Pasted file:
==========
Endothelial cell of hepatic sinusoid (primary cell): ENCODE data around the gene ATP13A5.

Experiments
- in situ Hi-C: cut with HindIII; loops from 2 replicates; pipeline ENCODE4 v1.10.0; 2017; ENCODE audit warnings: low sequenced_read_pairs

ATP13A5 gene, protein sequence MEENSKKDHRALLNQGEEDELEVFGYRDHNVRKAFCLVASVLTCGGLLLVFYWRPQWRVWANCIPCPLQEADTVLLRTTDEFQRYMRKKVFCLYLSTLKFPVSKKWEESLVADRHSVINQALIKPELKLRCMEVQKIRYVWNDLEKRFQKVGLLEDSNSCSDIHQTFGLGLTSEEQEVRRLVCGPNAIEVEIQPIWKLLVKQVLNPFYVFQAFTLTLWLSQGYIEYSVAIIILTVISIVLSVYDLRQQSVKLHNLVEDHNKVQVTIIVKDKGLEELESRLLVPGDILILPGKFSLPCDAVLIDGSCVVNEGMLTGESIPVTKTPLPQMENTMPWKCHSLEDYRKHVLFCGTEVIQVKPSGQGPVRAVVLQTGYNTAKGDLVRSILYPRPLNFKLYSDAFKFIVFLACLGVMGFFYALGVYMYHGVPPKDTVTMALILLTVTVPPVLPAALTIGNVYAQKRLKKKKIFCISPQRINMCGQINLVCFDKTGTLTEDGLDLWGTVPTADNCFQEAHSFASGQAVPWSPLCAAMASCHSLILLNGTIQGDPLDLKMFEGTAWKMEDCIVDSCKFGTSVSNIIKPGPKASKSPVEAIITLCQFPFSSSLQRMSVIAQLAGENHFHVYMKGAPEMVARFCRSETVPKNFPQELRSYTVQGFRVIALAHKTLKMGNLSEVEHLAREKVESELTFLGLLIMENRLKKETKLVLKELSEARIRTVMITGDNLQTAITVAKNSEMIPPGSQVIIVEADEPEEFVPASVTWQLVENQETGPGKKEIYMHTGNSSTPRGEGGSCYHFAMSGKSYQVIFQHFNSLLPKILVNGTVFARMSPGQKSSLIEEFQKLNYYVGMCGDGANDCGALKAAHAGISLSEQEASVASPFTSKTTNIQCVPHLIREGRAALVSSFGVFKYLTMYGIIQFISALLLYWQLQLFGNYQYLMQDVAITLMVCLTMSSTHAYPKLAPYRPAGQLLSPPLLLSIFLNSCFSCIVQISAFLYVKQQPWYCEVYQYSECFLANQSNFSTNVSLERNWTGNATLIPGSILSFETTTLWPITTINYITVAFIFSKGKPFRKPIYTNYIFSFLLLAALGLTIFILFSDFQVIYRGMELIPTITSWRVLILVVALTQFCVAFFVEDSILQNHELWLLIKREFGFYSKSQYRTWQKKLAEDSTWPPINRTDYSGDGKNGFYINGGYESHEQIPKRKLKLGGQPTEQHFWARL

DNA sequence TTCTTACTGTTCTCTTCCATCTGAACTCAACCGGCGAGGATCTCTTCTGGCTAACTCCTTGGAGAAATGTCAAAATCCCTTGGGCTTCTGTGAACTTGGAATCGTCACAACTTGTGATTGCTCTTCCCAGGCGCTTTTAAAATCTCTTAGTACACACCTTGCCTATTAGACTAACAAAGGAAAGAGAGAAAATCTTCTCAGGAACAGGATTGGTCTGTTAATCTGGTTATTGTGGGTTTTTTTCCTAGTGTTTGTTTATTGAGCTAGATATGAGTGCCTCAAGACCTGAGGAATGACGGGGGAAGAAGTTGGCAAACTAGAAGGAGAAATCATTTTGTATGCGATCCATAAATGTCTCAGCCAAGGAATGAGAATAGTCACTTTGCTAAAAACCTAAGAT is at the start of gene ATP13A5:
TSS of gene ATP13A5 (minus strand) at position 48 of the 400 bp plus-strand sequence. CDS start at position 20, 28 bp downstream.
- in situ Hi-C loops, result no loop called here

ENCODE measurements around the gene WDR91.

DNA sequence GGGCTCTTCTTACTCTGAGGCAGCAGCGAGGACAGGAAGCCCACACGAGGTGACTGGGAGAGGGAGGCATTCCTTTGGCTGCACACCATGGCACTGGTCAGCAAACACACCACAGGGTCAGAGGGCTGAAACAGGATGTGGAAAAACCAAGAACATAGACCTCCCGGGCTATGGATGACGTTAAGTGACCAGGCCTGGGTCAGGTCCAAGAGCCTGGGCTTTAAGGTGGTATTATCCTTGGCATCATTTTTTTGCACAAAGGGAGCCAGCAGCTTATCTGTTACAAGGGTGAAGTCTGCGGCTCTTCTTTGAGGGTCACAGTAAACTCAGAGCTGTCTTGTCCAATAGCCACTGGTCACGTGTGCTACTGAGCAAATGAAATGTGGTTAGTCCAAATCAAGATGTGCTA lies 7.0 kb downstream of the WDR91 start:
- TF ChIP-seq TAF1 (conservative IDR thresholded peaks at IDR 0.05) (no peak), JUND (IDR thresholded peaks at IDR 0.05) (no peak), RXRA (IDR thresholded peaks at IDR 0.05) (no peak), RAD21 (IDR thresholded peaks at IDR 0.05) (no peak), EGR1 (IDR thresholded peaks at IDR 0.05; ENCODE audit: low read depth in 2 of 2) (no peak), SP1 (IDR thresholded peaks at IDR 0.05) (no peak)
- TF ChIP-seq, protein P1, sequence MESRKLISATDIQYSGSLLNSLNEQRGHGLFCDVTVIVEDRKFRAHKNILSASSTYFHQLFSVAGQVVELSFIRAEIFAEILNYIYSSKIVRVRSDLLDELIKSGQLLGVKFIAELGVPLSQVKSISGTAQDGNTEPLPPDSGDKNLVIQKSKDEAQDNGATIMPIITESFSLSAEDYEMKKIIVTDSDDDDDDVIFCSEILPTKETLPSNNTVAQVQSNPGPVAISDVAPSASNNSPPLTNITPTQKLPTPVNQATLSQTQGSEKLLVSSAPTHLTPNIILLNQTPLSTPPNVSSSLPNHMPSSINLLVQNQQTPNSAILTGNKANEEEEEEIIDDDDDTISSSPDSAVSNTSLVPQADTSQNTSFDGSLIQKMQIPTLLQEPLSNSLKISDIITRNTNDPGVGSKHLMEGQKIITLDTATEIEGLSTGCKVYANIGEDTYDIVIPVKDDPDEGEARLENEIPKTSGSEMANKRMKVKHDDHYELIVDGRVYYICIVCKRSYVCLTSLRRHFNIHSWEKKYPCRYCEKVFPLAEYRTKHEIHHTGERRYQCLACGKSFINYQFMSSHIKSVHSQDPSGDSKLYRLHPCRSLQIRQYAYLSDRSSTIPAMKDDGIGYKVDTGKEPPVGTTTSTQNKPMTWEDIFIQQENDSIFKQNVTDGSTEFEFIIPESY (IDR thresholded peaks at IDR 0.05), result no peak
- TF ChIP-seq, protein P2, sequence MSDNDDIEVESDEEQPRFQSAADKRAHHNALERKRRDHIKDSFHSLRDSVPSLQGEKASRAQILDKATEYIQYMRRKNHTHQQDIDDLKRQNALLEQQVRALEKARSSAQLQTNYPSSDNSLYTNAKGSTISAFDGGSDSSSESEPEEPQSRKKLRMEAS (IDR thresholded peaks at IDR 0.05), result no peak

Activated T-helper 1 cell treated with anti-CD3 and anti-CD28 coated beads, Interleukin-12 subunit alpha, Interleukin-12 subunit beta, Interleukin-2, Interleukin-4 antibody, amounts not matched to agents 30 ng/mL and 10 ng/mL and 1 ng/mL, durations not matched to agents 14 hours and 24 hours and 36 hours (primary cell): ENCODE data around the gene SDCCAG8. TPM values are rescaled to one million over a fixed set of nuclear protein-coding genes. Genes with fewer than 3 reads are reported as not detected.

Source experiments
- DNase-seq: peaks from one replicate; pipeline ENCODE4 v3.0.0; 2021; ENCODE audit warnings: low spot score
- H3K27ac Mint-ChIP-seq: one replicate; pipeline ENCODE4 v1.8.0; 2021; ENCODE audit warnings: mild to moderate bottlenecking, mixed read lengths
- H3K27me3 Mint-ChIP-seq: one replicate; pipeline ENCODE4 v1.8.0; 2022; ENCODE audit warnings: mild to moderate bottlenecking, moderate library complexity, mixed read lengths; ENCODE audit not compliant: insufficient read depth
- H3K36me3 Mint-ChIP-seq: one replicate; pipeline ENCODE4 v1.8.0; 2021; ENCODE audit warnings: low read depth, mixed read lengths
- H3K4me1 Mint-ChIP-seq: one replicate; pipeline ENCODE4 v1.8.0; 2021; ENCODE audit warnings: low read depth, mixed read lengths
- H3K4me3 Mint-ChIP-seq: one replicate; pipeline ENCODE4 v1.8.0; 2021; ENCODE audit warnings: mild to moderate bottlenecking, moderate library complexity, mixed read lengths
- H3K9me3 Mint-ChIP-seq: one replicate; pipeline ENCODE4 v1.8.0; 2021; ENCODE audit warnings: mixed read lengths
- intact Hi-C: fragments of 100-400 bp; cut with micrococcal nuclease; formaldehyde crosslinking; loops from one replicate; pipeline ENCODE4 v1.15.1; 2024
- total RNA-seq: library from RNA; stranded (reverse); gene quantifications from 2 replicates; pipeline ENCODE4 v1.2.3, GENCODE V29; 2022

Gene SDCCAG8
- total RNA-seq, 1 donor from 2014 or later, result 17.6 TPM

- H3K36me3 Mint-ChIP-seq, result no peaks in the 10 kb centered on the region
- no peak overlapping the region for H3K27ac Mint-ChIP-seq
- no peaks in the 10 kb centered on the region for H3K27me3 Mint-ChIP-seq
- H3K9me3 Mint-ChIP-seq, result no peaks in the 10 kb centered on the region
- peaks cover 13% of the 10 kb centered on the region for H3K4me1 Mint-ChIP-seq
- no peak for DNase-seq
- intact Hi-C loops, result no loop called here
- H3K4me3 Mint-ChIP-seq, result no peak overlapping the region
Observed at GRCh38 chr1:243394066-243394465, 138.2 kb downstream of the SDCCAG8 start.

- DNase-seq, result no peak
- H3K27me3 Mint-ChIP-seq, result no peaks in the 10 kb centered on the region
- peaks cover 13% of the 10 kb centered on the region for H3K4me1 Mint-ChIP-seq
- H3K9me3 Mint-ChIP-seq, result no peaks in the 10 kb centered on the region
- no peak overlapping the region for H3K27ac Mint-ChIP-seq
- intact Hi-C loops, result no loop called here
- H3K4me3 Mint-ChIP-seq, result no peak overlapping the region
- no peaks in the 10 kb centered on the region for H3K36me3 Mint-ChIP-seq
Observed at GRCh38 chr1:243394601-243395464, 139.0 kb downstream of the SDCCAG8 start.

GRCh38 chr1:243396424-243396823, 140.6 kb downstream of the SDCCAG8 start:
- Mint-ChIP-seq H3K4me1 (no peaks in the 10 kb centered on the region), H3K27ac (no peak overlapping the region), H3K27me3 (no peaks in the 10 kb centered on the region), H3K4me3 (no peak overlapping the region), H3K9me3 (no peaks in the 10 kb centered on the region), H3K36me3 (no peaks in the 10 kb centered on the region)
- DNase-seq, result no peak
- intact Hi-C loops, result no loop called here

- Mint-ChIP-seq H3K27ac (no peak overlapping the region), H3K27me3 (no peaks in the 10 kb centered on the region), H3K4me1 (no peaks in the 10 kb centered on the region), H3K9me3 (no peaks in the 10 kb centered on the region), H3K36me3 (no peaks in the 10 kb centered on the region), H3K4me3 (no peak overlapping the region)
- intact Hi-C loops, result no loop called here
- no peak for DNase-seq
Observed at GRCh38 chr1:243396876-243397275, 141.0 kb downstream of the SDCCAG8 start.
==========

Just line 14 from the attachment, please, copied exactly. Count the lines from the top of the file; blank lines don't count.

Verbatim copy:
Source experiments